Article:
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A checkpoint is seen at a bridge leading to the Unist'ot'en camp on a remote logging road near Houston, B.C., on January 17, 2019.

Darryl Dyck/The Canadian Press

RCMP say four people have been arrested in northern British Columbia for breaching an injunction related to opposition against a natural gas pipeline in the territory of the Wet’suwet’en nation.

Mounties say in a release that officers read a court-ordered injunction notice to two protesters on Friday afternoon and arresting another pair before attempts were made to transport them to the detachment in Houston.

Police say during a seven-hour period, several people refused to leave an exclusion zone and one climbed a tree while others secured themselves inside a bus and on a tower.

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They say officers also noticed support beams on a bridge appeared to have been cut, making the structure unsafe for traffic and pedestrians.

The release says RCMP will be conducting a criminal investigation for traps likely to cause injury or for mischief.

Police say six people were arrested on Thursday and later released without charges or conditions.

Hereditary Chief Na’moks, who also goes by John Ridsdale, says one of the two people arrested Friday on the bus lives there and was taken into custody with another person.

He says those arrested were on their own territory, not blocking any construction, which hasn’t progressed in the cold weather since December.

“We were living there before the exclusion zone,” Na’moks says, adding police have asked residents of a cabin to leave. “You can’t abandon your home.”

“If somebody had an RCMP checkpoint at the edge of your driveway and you weren’t allowed to come and go from your home as you wish that would be stressful for anybody,” he says.

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“There is no reason to arrest anybody if they’re not in the way, being an obstacle or an impediment.”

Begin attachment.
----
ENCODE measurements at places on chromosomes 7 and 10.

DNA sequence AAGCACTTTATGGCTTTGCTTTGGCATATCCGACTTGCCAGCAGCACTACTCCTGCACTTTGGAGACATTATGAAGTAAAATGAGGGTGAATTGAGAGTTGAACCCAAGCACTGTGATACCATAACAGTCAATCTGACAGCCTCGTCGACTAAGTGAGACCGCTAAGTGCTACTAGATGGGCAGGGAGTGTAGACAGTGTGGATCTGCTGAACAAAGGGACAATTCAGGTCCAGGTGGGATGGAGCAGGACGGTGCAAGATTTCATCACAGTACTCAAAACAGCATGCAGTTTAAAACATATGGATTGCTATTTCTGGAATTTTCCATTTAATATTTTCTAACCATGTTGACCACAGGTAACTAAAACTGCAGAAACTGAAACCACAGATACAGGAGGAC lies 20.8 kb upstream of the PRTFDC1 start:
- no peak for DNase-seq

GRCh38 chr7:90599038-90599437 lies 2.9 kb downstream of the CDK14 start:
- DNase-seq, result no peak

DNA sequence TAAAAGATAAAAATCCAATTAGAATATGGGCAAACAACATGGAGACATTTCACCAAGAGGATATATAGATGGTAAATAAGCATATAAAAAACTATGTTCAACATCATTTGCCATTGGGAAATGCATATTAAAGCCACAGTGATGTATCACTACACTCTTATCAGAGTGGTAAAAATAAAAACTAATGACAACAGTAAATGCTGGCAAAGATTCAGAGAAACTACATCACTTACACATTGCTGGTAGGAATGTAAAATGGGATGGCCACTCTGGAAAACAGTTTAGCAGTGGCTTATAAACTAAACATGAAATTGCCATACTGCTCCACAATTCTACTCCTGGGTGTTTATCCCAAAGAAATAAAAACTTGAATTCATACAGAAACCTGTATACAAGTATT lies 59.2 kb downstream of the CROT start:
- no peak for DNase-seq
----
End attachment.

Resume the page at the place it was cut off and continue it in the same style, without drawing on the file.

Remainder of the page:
Enforcement began earlier this week after the provincial government and hereditary chiefs of the First Nation failed to reach an agreement in talks intended to de-escalate the dispute.

Jen Wickham, a spokeswoman for the Gidimt’en, one of five clans of the Wet’suwet’en, says she had joined others near a road awaiting the arrival of two people who’d been arrested Friday, about 40 kilometres away.

Coastal GasLink president David Pfeiffer has said the company has support from all 20 elected Indigenous governments along the pipeline path and would move forward with its construction schedule.

Amnesty International says in a statement it was deeply concerned about reports that RCMP officers threatened to arrest journalists for taking photographs and document police activity in the territory.

“These journalists had every right to be there, documenting the events in Wet’suwet’en territory without threat of arrest. In fact, at times of heightened tensions, concerns about human rights violations and the use of police force, the role of the media is essential,” says Alex Neve, secretary general of Amnesty International Canada.

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RCMP didn’t return requests for an interview on Friday.

This content appears as provided to The Globe by the originating wire service. It has not been edited by Globe staff.

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